HIST 2202. The History of Energy.
Explores how and why Americans (and others) have made the energy choices that they have. The production and distribution of energy is one of the key challenges for modern societies. It involves the development of specific technologies and industries- from fossil fuels to solar power to nuclear plants. But the history of energy transcends the technical. It intersects with law, politics, and economics; social norms and cultural values play a role as well. The connections between the technical and non-technical are central to understanding both the history of energy itself, as well as its place in the history of the modern Unites States.
HIST 2270. History of Brazil.
A survey of Brazilian history from colonization through the present day. Topics include colonial encounter between Africans, Portuguese and indigenous peoples; transitions from colony to empire to republic; slavery and its legacy; formation of Brazilian national identity; and contemporary issues in modern Brazil. Particular attention will be paid to race, religion and culture.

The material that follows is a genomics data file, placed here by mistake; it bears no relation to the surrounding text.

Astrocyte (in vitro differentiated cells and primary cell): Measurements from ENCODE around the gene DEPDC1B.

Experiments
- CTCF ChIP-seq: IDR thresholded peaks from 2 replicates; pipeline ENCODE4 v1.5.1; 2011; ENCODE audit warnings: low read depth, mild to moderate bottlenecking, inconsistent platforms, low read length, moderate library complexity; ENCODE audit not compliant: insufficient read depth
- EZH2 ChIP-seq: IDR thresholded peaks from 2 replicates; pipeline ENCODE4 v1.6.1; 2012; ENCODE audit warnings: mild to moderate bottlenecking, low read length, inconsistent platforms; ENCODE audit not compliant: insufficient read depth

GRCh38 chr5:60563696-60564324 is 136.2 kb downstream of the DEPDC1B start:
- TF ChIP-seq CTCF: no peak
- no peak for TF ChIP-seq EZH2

HIST 2290. Japan: Past and Present.
Surveys Japan’s place in the world by exploring its historical evolution from the emergence of human civilization in the Japanese islands to today, emphasizing along the way the fluid overseas contacts and interactions that have shaped Japanese culture. Topics covered include: the development of centralized government in the Heian Period; the rise and fall of warrior rule in Medieval Japan; the revolutionary political and social changes accompanying the Meiji Restoration and Japan’s integration into the global system; imperialism, militarism and war in the early 20th century; reconstruction and rejuvenation in the postwar; and finally Japan’s recent re-emergence on the global stage.
HIST 2321. Late Imperial China.